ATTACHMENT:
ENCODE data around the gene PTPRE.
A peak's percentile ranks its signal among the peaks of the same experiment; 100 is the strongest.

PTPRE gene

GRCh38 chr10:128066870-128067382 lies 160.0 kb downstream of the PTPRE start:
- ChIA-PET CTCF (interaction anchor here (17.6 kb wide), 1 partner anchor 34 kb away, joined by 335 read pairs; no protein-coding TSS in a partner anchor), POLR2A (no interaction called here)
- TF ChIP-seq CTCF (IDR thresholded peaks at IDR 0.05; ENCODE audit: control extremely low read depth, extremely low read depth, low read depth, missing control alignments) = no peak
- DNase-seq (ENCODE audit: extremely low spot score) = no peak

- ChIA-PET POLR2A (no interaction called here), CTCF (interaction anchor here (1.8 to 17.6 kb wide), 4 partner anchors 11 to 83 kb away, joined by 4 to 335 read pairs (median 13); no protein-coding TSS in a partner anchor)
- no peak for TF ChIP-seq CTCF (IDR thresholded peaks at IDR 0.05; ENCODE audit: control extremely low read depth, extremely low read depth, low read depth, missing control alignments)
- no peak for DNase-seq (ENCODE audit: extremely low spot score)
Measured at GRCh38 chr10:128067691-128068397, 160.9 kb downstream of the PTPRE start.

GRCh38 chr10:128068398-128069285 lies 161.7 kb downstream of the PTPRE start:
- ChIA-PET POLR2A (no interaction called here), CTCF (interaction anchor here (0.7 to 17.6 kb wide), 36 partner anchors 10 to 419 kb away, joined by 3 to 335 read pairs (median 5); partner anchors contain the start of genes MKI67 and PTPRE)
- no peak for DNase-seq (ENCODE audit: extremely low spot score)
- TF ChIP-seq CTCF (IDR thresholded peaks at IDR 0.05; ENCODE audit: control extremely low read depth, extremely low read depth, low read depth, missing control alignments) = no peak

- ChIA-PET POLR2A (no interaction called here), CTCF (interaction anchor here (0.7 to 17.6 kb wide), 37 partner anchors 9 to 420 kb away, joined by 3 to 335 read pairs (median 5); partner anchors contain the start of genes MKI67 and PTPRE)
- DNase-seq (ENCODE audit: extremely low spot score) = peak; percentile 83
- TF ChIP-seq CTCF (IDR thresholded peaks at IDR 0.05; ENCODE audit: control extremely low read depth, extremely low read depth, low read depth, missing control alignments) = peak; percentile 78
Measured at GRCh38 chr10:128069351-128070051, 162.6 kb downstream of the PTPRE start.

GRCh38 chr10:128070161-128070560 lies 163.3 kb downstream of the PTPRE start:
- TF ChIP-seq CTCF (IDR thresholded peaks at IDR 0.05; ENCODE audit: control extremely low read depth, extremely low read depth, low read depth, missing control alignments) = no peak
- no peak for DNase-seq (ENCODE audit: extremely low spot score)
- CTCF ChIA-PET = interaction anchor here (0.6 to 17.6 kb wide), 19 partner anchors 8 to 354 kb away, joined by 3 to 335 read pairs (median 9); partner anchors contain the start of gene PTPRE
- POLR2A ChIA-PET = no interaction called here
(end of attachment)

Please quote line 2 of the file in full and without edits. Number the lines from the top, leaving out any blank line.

A peak's percentile ranks its signal among the peaks of the same experiment; 100 is the strongest.